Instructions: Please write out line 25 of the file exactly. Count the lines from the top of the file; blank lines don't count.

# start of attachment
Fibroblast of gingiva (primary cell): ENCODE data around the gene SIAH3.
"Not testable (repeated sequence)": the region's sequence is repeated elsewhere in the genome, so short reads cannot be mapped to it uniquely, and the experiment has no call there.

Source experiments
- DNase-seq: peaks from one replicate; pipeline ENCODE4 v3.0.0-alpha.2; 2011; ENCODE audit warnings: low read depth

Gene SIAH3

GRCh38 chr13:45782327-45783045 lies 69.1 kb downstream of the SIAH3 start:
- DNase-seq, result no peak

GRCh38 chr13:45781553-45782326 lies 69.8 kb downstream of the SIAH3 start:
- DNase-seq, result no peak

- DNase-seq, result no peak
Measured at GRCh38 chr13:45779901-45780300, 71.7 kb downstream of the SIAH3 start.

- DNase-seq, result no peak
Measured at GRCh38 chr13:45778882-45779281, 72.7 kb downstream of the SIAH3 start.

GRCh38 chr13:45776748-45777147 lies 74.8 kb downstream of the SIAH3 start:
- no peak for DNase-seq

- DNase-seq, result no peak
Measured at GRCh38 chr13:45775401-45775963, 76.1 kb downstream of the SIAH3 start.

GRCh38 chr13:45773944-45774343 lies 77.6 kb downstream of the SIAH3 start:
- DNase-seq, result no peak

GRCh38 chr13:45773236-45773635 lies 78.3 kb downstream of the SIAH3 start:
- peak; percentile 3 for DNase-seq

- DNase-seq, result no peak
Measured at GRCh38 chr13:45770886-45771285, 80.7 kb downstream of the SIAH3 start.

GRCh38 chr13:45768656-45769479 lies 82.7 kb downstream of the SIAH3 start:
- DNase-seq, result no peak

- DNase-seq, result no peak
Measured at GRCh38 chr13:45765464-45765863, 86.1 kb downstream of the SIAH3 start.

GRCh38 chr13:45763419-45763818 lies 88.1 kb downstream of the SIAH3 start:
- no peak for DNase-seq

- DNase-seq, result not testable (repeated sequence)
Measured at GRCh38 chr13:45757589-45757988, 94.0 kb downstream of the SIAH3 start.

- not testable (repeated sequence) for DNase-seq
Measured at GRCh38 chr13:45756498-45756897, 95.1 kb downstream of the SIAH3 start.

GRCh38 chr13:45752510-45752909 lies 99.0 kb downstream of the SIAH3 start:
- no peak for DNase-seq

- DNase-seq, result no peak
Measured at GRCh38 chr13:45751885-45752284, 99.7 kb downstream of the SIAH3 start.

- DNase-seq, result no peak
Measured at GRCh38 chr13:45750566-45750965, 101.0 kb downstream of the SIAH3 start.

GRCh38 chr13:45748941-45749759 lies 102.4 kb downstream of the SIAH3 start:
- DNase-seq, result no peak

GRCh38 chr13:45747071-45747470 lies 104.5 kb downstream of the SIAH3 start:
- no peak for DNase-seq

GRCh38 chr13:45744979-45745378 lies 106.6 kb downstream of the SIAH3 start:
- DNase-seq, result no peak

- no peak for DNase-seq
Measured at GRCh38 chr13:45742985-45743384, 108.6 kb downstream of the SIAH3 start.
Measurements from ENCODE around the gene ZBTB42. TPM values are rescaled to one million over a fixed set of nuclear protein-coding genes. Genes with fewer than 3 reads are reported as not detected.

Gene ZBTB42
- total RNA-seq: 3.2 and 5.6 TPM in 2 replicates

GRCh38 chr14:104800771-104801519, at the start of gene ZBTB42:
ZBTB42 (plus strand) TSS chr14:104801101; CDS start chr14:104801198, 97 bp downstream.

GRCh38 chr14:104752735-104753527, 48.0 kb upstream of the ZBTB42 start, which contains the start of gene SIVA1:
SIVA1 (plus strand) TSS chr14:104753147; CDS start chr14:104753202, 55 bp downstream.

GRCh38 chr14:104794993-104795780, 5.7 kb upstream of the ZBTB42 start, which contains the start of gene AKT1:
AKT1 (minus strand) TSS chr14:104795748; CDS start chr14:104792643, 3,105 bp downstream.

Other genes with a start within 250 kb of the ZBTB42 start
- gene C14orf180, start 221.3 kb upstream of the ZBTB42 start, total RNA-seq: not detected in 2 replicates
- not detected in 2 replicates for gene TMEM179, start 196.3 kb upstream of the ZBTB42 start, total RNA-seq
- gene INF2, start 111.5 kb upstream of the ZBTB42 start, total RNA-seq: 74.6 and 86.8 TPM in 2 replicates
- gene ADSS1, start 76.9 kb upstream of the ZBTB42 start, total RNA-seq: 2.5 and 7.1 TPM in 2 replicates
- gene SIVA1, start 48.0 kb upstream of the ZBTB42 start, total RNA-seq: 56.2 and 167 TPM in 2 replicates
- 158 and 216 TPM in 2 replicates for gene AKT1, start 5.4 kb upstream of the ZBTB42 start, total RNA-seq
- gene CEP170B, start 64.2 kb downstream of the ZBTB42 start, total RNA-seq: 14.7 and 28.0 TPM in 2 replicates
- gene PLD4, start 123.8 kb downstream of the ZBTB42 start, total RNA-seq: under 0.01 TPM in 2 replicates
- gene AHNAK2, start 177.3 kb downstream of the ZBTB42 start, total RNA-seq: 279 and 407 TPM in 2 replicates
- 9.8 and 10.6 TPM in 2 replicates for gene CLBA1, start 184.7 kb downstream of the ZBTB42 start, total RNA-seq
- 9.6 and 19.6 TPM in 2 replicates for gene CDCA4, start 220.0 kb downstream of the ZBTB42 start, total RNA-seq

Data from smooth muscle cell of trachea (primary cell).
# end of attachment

- DNase-seq, result no peak